Yesterday I received an email from a member of the ABA Division for Legal Services regarding the upcoming hearings to be held by the Standing Committee on The Delivery of Legal Services. The Committee plans to examine the use of technology to deliver legal services online and will listen to presentations by technology providers and attorneys regarding the technologies used and any policies that governs its use. The Committee will then determine from the hearings whether the creation of policies is needed to assist practitioners in providing online legal services.
It’s during opportunities such as these when I sincerely wish I had a gift for public speaking and at least an ounce of charisma with which to transmit my ideas in front of a live group of people. Unfortunately, I am a writer and more comfortable with a keyboard than a video camera and microphone. I am going to submit to the committee my ebook which I have just finished entitled “Practicing Law Online: Creating a Web-Based Virtual Law Office.” The ebook discusses the Web 2.0 technology used to practice law online and also looks at ethics considerations and malpractice risks while making best practice recommendations for operating a virtual law office.
I wish there were a way to share with the Committee the positive responses that I have received over the past two and half years from my online VLO clients and from the public in general to the delivery of legal services online. I have formed close relationships with my clients and all of our communications were conducted through my VLO, never face to face.
If you can please allow a moment of bragging, recently, a first-time client of mine was so pleased with the online services I provided that she emailed a referral to her 100+ person mother’s group recommending my services and providing all of my online VLO information. I have small business clients that come back repeatedly and refer their other small business friends. They tell me that my online services are efficient, fairly priced and most important to them, convenient for the entrepreneur starting a new business who is often working a 9-5 job while getting off the ground. They enjoy the ability to pay online, set up payment plans through the system and check on their legal matters 24/7 whenever it best suits them.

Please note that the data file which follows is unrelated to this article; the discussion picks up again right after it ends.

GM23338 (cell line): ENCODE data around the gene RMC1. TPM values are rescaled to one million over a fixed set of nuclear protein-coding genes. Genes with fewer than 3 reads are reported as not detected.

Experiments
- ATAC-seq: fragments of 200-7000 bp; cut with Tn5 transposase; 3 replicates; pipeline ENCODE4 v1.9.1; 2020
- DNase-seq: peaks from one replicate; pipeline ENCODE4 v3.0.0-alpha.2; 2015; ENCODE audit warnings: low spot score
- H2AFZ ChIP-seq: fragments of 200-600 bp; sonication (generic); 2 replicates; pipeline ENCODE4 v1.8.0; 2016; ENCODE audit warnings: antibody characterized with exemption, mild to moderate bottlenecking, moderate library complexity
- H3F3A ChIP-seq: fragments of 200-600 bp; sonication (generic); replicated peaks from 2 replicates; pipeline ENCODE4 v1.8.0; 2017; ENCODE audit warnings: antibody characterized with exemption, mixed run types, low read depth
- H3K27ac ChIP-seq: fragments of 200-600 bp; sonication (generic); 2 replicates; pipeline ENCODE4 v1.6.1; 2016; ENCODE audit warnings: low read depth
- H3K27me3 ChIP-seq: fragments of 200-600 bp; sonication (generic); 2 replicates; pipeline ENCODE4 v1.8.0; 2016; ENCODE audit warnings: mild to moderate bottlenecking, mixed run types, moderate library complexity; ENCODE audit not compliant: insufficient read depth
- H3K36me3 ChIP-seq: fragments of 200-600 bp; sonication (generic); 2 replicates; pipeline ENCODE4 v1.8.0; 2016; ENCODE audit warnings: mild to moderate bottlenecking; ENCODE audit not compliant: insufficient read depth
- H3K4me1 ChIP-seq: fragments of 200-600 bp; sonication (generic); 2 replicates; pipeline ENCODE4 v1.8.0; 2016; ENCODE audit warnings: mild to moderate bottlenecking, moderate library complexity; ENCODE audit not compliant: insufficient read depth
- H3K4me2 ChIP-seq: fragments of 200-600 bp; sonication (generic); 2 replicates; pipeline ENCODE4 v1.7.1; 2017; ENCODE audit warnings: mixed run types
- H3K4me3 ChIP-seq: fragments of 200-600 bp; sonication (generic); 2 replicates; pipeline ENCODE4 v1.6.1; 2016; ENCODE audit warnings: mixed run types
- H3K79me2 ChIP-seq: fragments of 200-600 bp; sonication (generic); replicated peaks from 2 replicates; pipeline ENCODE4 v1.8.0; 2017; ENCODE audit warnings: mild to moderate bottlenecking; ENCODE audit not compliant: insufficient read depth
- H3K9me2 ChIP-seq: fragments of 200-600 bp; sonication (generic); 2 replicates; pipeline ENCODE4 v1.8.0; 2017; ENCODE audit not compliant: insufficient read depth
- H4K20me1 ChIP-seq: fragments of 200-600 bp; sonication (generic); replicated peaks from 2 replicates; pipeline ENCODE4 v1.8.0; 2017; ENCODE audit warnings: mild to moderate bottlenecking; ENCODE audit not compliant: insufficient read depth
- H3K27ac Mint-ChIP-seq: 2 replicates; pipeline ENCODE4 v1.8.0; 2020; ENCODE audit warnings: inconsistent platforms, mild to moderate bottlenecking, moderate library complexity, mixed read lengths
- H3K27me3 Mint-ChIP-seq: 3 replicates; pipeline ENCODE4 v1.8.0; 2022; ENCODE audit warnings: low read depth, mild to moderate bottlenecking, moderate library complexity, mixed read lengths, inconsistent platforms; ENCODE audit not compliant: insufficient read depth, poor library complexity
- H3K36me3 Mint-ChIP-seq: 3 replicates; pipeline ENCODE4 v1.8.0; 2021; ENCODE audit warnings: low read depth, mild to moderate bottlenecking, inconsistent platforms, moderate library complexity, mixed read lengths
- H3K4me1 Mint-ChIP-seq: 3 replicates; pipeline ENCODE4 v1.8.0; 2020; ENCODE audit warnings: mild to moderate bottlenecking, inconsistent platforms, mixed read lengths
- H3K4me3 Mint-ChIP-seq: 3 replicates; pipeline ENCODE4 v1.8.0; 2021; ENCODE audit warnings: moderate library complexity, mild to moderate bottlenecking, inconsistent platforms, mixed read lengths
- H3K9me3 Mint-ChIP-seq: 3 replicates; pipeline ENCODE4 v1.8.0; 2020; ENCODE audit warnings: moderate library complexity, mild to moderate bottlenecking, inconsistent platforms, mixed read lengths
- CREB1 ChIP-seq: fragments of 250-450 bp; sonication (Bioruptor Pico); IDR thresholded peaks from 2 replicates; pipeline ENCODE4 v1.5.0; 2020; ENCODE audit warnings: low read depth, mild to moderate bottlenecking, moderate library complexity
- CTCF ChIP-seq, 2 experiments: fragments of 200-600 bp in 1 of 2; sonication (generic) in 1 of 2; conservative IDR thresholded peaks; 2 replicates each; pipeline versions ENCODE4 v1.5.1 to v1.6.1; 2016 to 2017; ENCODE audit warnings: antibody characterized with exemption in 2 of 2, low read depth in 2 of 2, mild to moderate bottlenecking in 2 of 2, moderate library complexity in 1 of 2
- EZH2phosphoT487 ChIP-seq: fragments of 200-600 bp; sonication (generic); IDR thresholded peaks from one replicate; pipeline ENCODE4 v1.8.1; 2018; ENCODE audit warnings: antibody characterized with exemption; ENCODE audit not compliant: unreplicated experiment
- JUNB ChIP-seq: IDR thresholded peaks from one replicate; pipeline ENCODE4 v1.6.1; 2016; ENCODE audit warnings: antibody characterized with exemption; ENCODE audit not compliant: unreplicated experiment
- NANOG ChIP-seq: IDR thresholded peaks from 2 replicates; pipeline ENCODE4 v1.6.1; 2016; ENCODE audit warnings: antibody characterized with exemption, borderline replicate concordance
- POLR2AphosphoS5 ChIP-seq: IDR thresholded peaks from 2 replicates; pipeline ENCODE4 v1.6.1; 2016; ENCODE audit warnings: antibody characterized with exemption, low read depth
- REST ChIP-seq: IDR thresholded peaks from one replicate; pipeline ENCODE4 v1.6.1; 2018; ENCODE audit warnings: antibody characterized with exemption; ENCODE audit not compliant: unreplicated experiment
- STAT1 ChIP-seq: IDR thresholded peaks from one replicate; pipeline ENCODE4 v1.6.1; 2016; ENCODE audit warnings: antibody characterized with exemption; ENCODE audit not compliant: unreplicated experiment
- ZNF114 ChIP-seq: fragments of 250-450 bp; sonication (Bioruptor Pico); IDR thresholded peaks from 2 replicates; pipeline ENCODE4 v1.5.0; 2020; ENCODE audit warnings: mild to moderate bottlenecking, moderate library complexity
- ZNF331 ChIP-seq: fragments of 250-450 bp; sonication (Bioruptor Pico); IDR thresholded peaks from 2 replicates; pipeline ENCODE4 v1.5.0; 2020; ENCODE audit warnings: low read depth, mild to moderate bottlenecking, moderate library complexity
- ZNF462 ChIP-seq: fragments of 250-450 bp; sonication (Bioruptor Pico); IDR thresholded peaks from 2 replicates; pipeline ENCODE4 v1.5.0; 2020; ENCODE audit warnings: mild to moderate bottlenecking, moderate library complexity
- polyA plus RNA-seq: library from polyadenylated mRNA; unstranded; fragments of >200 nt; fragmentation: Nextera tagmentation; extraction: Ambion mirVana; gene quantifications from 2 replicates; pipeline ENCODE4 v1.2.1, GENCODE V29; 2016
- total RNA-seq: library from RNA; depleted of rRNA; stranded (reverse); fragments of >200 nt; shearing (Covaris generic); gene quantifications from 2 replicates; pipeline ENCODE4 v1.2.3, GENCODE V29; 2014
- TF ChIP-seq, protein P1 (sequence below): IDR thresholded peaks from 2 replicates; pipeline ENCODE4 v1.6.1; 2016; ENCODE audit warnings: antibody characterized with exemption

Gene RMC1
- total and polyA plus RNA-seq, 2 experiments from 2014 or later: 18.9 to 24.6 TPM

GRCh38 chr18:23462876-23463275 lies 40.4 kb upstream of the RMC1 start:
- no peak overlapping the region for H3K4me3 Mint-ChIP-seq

I hope that whatever policies the Committee comes up with will respect the fact that each individual virtual attorney may operate his or her VLO using different technologies and combinations of technology. It should be the responsbility of the virtual attorney, as I have written in previous posts, to make sure that they understand the security and technology used by the VLO hosting company. As with traditional law practices, I believe it is the resonsibility of the individual virtual attorney to create policies and standards for their virtual law practice that compy with his or her state bar’s rules and regulations for ethics and professional conduct.
My fear is that the delivery of legal services online may be restricted through any policies created by the Committee due to a lack of understanding regarding the security of the technology. They may not be aware of the ability of features to be created within the VLO system that can provide safe and ethical communications between attorneys and the public, such as the conflict of interest checks, establishing the attorney/client relationship, jurisdiction checks, notice of unbundled services, etc.
VLOTech is a small, family-owned company. We are growing quickly and forming new relationships with other attorneys interested in virtual law practice every day. It’s an exciting time. It’s clear to us from the responses we receive that a revolution is quietly happening in the area of the delivery of online legal services. It’s driven primarily by the public’s desire for these services and secondarily by attorneys, largely solos and small firm practitioners, who want to use the flexibility of the technology to practice law for a variety of reasons. There is no way VLOTech can pull together for a presentation in two weeks all of the research and positive feedback that we have assembled over the past three years and about which we are so excited to share with VLOTech attorneys and their clients.
Instead, I will be submitting my ebook which covers a lot of our research and hopefully this will be accepted for consideration by the Committee. If you would like a free copy of my ebook, please feel free to contact me at firstname.lastname@example.org. I will also write a post about the hearings following the presentations and let my readers know what happens as far as any statements or policies issued by the Committee that may affect virtual law practice. If you would like to view the online hearing, details about the presenters and schedule will be posted on The Standing Committee on The Delivery of Legal Services’ website.
I hope the hearings go well and have a positive outcome. It would be a shame if they made recommendations that discouraged the use of VLO’s, I know as a business owner that I prefer and appreciate dealings that can be handled on my schedule at a fair cost. Good luck – I bet your ebook will wow them!
Thank you, Laurie! I’ll keep everyone posted on the outcome.
Just an update: I spoke with one of the organizers of the ABA Hearing on the Delivery of Legal Services scheduled for next week and they will be able to print out my ebook and distribute it to the Committee for the hearing. I am relieved that they will be able to see my take on the ethics issues and have an outline of the technology and security measures that my VLO and other VLOTech VLOs use to protect the public and legal professionals.